- honk at least every 25 seconds lest someone forget you are one of 30 other taxis around
- shout "taxi!", "taxi!" at anyone that looks remotely foreign and follow the poor soul along the curb until she ducks into a store
- look a nice American woman like she shot your mother when she offers you the LEGAL rate of 2,000 lira for her ride and not the 15,000 you are demanding
- suddenly forget you know all english if in a precarious situation... or one you simply don't like
It was our second day here and I wanted to walk along the shoreline where my professors are working with Steven Holl on a marina project being built at the very head of the city. I kindly asked the taxi driver to take us to the port, something which apparently was not clear because he kept pulling over asking unsuspecting passers-by what I meant by "port" or "marina". This should have been a warning, but instead of reading the omen, I simply got more and more annoyed. (My typical response with any inefficiency or confusion.) We finally made it to the downtown area and were driving along the coast when I saw the construction site.
-- Here, Sir. You can just drop us here.
-- Here? This is nothing.
-- We want to see that building there. We are going to take pictures.
-- This building? (pointing)
-- This building? (pointing again)
-- Yes. Just drop us here and we'll photograph it and then walk into the city. Thank you.
-- This building? (Are you freaking kidding me?!)
Ignoring our constant reassurances that yes, this was the building we wanted to see, he slowed momentarily at a red traffic light, spun around the traffic barrier and into the construction site. The new building was close to the water and we were still a good 150 meters from it. He pulled next to a small gate house (for lack of better word) and started shouting and pointing in Arabic. The other guy shouted and pointed back. We drove into the construction workers' "parking lot" (which by the way, was filled with only Mercedes and BMWs- very strange cars to see parked along side of bulldozers for sure) and navigated through the tight spaces left by the nice, though dusty, cars.
Got through the car maze. Darn. Blockade at the end of the lot.
Back we went, this time faster-- our guy was getting mad since clearly the guard had told him the way was unobscured. Drove by the guard. More shouting. More waving.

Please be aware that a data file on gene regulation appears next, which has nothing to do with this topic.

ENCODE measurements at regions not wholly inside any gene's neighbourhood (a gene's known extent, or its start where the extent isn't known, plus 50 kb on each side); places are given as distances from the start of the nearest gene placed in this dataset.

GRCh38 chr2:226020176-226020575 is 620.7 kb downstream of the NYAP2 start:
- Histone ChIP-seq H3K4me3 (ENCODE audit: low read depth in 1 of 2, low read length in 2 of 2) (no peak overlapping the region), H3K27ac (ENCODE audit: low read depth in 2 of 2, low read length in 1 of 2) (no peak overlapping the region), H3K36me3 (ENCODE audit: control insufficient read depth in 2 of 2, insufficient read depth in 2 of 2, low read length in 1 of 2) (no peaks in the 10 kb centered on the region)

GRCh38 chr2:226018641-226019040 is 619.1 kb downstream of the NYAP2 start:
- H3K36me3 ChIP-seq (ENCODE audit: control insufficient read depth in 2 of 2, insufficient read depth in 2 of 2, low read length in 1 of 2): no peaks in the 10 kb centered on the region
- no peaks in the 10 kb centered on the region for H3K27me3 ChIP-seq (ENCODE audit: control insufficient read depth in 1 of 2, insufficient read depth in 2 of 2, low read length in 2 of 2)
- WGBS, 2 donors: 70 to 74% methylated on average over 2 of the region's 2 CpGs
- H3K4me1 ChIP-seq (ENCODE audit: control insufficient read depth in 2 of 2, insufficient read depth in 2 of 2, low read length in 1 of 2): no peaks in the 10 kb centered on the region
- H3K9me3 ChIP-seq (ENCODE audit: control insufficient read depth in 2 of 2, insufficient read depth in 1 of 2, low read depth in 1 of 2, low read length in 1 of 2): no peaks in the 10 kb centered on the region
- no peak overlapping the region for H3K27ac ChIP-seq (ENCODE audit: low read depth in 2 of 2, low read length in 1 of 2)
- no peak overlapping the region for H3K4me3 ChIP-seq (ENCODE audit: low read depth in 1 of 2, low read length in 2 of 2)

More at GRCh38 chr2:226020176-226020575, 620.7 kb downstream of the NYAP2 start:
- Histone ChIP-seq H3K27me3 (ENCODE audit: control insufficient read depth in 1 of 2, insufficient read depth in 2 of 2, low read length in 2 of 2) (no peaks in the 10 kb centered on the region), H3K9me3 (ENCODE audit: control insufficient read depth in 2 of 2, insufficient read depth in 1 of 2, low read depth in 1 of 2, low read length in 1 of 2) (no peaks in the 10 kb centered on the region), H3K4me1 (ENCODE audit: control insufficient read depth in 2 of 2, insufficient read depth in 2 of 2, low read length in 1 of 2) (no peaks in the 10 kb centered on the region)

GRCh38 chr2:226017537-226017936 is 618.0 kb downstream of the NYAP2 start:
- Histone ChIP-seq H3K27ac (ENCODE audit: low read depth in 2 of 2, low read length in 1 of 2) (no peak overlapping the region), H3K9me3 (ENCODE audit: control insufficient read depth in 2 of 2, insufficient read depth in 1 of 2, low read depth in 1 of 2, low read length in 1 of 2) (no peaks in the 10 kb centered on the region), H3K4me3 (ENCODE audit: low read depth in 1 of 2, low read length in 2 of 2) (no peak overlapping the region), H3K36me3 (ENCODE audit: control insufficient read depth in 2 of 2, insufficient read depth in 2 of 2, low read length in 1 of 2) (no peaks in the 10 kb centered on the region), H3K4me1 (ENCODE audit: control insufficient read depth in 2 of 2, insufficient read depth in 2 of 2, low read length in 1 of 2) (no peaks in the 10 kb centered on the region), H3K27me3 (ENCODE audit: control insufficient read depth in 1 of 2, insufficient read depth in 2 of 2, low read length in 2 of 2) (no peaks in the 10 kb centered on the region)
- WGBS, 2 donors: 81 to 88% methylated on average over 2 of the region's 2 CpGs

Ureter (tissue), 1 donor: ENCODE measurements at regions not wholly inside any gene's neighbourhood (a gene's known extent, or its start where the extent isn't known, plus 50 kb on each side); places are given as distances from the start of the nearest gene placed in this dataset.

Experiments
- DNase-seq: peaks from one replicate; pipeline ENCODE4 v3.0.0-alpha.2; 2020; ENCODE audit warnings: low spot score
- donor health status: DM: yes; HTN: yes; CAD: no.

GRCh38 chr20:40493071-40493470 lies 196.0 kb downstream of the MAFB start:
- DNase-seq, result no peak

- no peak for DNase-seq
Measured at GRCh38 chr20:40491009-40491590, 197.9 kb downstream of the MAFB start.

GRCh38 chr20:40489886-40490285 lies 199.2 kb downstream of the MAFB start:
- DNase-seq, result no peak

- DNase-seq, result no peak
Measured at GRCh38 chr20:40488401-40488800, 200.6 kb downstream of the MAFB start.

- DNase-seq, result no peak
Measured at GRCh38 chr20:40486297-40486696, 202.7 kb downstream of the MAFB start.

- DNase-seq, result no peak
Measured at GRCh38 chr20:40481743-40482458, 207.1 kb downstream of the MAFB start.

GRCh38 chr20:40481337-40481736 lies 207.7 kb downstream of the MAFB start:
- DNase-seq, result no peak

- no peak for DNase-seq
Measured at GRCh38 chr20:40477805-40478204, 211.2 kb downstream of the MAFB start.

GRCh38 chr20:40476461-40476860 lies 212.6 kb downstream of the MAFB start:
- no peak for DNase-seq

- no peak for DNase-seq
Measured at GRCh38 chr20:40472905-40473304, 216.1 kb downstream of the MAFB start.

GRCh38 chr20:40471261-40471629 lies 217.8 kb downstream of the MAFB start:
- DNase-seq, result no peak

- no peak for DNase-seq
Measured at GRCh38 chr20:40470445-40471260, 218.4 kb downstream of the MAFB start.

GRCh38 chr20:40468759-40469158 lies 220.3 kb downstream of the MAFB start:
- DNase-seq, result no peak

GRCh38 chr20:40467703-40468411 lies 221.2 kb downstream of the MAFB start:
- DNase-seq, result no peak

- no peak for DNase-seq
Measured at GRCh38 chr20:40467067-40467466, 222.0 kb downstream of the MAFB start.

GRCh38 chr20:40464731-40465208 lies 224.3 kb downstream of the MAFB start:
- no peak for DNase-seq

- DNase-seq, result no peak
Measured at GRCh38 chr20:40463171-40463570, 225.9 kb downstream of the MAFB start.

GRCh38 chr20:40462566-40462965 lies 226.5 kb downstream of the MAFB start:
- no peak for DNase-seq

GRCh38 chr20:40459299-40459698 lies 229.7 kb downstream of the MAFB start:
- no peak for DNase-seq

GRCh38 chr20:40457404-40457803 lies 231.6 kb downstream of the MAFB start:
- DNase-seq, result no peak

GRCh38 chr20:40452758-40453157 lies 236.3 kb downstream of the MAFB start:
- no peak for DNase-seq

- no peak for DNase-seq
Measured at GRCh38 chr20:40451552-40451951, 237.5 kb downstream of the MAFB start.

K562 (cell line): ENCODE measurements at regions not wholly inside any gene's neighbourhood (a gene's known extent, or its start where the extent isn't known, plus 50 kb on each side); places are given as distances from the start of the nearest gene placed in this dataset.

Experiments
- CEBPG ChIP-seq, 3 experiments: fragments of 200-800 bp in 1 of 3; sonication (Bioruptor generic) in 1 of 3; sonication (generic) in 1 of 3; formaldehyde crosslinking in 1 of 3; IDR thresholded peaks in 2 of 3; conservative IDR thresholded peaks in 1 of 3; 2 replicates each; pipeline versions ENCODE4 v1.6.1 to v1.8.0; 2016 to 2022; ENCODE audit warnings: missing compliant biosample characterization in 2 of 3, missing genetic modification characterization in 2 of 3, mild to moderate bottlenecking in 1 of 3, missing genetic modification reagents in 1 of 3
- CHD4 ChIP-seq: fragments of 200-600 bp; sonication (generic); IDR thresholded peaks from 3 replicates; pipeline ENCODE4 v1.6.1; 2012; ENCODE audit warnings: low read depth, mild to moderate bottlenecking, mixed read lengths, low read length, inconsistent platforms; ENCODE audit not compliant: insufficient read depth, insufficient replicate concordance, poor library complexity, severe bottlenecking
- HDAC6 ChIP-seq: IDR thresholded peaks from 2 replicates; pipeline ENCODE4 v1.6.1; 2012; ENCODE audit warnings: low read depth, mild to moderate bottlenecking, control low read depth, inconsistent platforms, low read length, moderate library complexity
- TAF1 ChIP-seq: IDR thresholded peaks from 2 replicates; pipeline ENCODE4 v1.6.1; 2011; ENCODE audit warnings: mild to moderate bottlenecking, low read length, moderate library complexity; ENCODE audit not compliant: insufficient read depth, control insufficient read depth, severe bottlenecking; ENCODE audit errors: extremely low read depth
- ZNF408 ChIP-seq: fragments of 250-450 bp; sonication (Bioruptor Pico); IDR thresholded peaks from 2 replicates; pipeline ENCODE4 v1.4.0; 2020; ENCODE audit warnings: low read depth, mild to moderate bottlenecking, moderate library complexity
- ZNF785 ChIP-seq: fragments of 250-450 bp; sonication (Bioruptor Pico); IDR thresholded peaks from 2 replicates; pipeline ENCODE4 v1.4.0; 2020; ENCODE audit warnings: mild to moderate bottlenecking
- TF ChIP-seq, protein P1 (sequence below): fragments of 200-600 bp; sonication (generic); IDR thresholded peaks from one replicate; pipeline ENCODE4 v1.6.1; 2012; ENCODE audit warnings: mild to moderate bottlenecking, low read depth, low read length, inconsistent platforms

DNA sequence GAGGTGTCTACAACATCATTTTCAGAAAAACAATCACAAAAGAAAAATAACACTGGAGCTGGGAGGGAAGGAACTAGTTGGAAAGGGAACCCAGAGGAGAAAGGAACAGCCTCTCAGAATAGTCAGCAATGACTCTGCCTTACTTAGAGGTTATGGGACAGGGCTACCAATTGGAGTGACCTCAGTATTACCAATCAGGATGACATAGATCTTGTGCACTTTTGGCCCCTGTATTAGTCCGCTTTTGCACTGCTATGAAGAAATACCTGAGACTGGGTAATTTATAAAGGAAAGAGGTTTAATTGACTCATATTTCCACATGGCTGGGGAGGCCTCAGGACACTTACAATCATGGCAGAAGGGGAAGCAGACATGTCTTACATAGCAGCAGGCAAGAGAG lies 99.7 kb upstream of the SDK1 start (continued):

--Sir! This is fine! Drop us here!
-- This building? (pointing to the SAME and ONLY building in sight!)
-- This building?
Have no fear! We just drove around the barrier! Off the paved road, into the dust. Bouncing up and down in our "off-road" BMW getting closer and closer to the construction site. Piles of rocky sand? No trouble! We'll just go over them! Ramps of dirt meant only for construction trucks? No worries! Our tiny car will undoubtedly make it down their slippery slopes! Construction workers hollering at a small car with cab light driving through their construction zone? Forget it! Surely they can't mean us!
|you want hard hat?|
After attempting to "talk" with a few construction workers, being taken into a trailer and being offered hard hats and then taken to another trailer to meet the construction manager, we were finally able to explain that our presence was a mistake and confusing even to us! We began the long trek back to the street, back up the dirt ramps, through the cut stone, waving as huge trucks stopped for us to pass in front of them. I mean, seriously?! Were we really in the middle of a Lebanese construction in our open-toe sandals, sporting large purses and cameras?! Needless to say, we were pretty much peeing our pants from laughing in disbelief the whole way back (either that or gagging from the dust that was flying everywhere around us!). Good lord...
|our view from construction zone... this building?!|
After such an eventful morning the afternoon seems a bit dull. We walked and walked and walked while I took picture after picture after picture. The construction downtown was swift and immediate. The developers took down every last building that was destroyed by the war and put up brand new ones in their place. As we got further down the old Green Line things were not quite as cut and dry.
Before the war Beirut's downtown was owned by many people of different religions and demographics. After the war the country was left trying to piece itself back together, dealing with remnants of things established in the 70s and with a financial system that no longer existed. Therefore new construction can be as tricky as dealing with cab drivers. If a tenant signed a 50 year lease in 1974 (before the war) for 700 lira a month (about $350), that lease still would be upheld. However, the troubling thing was that now 1,500 lira = $1, meaning that if the tenant had stayed throughout the war and wanted to continue living there, they now only owed $0.50 a month. Needless to say, there were lots of Lebanese who liked paying nothing to live downtown.
The city is literally a construction zone throughout. Everywhere new buildings are being erected; cranes dominate the skyline. On one hand it is extremely exciting that a country as a whole can be so ready to move on, but on the other hand, the presence of these run-down older homes makes it hard to forget that while all this "moving on" is happening, no one is really dealing with the heart of the situation: rules and regulations set up and unchanged since the 1930s, money coming in surreptitiously from outside the country and politics that do not include everyone, nor solve all the country's problems. Big name architects have arrived on the scene to give Beirut a facelift, but will all these construction zones really fix a broken social system?
If not, can they at least be made more easily accessible by cab?